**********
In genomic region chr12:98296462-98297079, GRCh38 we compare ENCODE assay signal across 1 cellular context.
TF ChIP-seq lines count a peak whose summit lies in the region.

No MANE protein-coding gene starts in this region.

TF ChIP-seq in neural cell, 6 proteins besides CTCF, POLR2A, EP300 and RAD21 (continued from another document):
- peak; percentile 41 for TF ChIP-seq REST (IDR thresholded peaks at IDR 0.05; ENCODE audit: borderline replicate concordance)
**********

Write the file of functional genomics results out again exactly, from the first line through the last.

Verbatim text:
In genomic region chr12:98296462-98297079, GRCh38 we compare ENCODE assay signal across 1 cellular context.
TF ChIP-seq lines count a peak whose summit lies in the region.

No MANE protein-coding gene starts in this region.

TF ChIP-seq in neural cell, 6 proteins besides CTCF, POLR2A, EP300 and RAD21 (continued from another document):
- peak; percentile 41 for TF ChIP-seq REST (IDR thresholded peaks at IDR 0.05; ENCODE audit: borderline replicate concordance)